Darling: tax may rise in downturn

The Chancellor signalled last night that taxes might have to rise if the economic downturn is prolonged.

Alistair Darling warned that Government revenue has collapsed because of the recession. He said that ministers would attempt to stimulate the economy by accelerating spending projects even if it meant a sharp increase in Government borrowing.

He is expected to announce plans today for a £4bn loan package designed to help small businesses cope with tough trading conditions ahead.

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Australia to implement mandatory internet censorship

AUSTRALIA will join China in implementing mandatory censoring of the internet under plans put forward by the Federal Government.

The revelations emerge as US tech giants Google, Microsoft and Yahoo, and a coalition of human rights and other groups unveiled a code of conduct aimed at safeguarding online freedom of speech and privacy.

The government has declared it will not let internet users opt out of the proposed national internet filter.

The plan was first created as a way to combat child pronography and adult content, but could be extended to include controversial websites on euthanasia or anorexia.

Communications minister Stephen Conroy revealed the mandatory censorship to the Senate estimates committee as the Global Network Initiative, bringing together leading companies, human rights organisations, academics and investors, committed the technology firms to “protect the freedom of expression and privacy rights of their users”.

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World is facing a natural resources crisis worse than financial crunch

• Two planets need by 2030 at this rate, warns report
• Humans using 30% more resources than sustainable

The world is heading for an “ecological credit crunch” far worse than the current financial crisis because humans are over-using the natural resources of the planet, an international study warns today.

The Living Planet report calculates that humans are using 30% more resources than the Earth can replenish each year, which is leading to deforestation, degraded soils, polluted air and water, and dramatic declines in numbers of fish and other species. As a result, we are running up an ecological debt of $4tr (£2.5tr) to $4.5tr every year – double the estimated losses made by the world’s financial institutions as a result of the credit crisis – say the report’s authors, led by the conservation group WWF, formerly the World Wildlife Fund. The figure is based on a UN report which calculated the economic value of services provided by ecosystems destroyed annually, such as diminished rainfall for crops or reduced flood protection.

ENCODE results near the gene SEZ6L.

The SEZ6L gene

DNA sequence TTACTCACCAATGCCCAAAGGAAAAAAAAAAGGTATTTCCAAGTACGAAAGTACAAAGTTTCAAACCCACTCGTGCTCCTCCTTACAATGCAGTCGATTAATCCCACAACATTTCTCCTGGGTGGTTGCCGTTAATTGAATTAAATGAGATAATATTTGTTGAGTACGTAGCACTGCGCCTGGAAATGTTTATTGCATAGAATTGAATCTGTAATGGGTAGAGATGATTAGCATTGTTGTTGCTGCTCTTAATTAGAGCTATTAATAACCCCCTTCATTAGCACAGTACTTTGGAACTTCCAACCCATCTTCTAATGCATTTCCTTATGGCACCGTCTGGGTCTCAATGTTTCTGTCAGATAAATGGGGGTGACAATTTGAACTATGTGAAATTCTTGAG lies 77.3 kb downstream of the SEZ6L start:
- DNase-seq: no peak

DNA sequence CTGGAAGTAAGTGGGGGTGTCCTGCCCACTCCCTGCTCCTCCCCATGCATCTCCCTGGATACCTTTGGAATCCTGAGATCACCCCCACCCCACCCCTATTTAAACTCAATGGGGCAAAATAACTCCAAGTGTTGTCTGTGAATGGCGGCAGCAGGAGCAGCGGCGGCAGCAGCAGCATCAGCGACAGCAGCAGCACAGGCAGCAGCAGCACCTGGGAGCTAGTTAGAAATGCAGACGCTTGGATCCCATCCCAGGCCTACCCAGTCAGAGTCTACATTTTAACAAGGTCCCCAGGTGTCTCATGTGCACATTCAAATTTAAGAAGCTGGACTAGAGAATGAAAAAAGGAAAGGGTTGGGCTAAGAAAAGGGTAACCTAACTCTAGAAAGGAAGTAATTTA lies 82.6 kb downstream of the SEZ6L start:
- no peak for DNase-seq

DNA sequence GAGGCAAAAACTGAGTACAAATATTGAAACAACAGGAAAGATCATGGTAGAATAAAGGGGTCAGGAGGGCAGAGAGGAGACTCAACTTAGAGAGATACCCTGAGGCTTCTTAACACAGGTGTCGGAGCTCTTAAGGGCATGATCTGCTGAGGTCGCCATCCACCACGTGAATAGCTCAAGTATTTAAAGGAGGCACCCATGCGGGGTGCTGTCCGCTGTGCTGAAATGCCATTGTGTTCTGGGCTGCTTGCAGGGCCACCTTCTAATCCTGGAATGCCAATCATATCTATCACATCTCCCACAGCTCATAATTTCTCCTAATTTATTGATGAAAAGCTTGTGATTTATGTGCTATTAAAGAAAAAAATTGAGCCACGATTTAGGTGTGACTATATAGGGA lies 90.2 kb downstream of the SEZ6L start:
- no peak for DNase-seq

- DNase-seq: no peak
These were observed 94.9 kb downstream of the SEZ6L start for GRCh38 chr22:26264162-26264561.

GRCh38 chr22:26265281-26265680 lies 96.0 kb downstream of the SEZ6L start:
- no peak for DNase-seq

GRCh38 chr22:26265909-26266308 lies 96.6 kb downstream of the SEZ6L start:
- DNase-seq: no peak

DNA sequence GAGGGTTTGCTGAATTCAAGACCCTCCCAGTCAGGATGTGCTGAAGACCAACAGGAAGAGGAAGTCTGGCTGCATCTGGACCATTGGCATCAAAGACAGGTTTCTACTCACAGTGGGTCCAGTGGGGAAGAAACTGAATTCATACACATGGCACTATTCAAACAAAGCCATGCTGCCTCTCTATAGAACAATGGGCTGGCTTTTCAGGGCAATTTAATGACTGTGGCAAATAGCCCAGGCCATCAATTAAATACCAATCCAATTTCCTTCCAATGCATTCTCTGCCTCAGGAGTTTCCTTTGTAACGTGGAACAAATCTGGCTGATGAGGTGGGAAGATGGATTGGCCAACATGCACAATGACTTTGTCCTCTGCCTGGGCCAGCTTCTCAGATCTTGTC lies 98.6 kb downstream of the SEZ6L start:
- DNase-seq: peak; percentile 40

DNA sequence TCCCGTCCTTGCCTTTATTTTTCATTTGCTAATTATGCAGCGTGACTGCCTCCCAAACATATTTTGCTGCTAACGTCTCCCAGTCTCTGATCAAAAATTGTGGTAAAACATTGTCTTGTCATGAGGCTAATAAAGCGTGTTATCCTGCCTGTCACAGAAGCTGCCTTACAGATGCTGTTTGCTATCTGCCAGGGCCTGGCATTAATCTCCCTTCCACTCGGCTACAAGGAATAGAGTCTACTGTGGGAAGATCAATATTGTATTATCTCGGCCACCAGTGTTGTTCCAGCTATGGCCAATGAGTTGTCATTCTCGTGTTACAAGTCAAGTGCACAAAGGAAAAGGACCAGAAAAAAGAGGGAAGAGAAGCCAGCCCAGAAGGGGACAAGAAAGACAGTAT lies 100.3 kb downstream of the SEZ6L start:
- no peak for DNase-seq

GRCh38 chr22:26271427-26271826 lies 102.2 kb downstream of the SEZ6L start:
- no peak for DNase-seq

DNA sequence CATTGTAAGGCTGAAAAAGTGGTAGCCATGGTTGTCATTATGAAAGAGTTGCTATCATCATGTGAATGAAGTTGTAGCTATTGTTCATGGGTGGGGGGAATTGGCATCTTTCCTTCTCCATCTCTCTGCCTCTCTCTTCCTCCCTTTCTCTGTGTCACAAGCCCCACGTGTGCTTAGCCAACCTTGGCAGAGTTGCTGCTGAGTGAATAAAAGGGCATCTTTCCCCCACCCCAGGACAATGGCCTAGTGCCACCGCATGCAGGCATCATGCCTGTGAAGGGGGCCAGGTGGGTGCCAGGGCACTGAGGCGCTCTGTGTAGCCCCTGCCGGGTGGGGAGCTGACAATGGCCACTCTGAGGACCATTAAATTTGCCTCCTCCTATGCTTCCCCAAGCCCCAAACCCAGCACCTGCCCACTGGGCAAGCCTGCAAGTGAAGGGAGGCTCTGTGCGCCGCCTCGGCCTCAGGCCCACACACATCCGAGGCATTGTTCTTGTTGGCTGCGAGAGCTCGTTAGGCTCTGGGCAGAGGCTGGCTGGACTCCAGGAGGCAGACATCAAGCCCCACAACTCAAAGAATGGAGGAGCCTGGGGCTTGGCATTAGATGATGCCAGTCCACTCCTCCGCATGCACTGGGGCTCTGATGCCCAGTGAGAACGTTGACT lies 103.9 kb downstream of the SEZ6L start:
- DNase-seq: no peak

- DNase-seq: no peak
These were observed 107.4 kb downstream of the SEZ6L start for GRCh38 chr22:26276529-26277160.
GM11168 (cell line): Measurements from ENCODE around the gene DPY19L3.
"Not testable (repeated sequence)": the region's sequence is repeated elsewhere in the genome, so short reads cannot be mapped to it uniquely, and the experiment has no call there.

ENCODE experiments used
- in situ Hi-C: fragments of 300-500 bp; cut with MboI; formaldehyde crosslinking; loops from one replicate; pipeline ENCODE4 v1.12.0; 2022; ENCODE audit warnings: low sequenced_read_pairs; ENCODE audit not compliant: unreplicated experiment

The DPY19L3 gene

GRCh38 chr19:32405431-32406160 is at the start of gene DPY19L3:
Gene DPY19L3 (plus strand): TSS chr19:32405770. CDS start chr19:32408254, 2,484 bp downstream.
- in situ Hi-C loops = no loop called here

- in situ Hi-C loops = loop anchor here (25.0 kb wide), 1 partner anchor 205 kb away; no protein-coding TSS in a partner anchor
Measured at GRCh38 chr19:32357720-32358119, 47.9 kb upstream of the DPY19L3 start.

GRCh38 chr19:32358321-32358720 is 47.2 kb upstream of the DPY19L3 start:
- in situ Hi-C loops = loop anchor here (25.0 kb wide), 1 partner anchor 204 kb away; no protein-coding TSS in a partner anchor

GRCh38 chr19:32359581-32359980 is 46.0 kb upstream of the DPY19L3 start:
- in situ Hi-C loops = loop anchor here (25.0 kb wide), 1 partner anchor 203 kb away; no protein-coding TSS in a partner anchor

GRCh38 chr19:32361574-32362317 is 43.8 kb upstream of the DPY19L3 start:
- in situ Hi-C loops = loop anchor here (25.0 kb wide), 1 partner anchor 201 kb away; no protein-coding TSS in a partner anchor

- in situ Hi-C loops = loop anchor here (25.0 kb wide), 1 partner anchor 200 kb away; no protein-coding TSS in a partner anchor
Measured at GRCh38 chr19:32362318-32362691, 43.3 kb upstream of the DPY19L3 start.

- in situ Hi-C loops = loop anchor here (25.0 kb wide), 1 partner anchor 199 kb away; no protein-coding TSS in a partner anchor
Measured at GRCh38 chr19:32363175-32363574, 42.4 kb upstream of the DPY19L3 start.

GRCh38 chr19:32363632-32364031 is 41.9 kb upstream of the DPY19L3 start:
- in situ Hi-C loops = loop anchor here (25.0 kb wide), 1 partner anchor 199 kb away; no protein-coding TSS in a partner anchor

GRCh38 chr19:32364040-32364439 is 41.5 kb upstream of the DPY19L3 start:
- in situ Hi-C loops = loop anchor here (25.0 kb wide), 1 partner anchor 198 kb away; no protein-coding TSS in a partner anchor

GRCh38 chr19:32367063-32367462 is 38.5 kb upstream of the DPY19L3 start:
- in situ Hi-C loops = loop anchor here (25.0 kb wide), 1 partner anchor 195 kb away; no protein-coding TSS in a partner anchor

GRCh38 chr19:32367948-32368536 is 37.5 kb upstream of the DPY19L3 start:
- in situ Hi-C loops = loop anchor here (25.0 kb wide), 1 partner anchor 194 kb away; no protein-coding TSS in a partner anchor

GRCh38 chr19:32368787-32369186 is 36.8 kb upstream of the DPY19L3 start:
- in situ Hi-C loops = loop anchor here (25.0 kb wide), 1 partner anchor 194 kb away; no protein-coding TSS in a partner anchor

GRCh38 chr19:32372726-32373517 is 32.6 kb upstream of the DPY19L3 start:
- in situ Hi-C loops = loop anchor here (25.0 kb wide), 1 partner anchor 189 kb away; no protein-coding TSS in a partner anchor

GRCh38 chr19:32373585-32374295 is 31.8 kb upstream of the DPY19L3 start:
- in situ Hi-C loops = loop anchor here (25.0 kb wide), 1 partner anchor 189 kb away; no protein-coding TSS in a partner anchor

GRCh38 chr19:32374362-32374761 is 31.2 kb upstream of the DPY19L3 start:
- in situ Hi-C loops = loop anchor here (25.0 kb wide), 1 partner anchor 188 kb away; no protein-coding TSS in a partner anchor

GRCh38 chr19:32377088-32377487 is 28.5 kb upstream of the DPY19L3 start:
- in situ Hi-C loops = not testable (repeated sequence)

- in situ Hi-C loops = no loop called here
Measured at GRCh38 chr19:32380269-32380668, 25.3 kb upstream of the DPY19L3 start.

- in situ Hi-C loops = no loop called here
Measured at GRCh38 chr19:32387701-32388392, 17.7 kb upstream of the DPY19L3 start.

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Fed interest rate cut may end up making matters worse

The Federal Open Market Committee’s half-point cut in its Federal Funds target does not address the leverage and credit issues in the banking system.

Indeed, by penalizing savers it worsens the economy’s supply/demand imbalance for funding. The cut doesn’t solve short-term problems and worsens long-term inflation worries.

The banking crisis was not caused by over-high interest rates. Its two main causes were large and unknown housing-related and other credit losses and an urgent need for banks to reduce their leverage.

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House prices fall 14.6pc in a year

House prices have fallen for the twelfth month in a row and are now 14.6pc lower than last year, the latest figures from Nationwide show.

Houses for sale: house prices are falling by almost £80 a day, according to Nationwide
The average house price has dropped by £27,000 in the past year, says Nationwide Photo: PA

Prices fell 1.4pc in October and the average house has seen £27,000 wiped off its value in the past twelve months.

The number of completed housing sales has now fallen to its lowest level since the Nationwide series began in 1974, the building society added in its lastest House Price Survey, driving the decline in prices.

The crisis in the financial sector and the latest Government data suggesting a recession is imminent is likely to worsen the housing market slump and has “uncomfortable implications”, Nationwide said.

“A looming recession and continued financial market instability have uncomfortable implications for the housing and mortgage markets, and will undoubtedly affect the pace of recovery in house prices,” Fionnuala Earley, the Nationwide’s chief economist, said.

Read moreHouse prices fall 14.6pc in a year

Goldman Sachs ready to hand out £7bn salary and bonus package… after its £6bn bail-out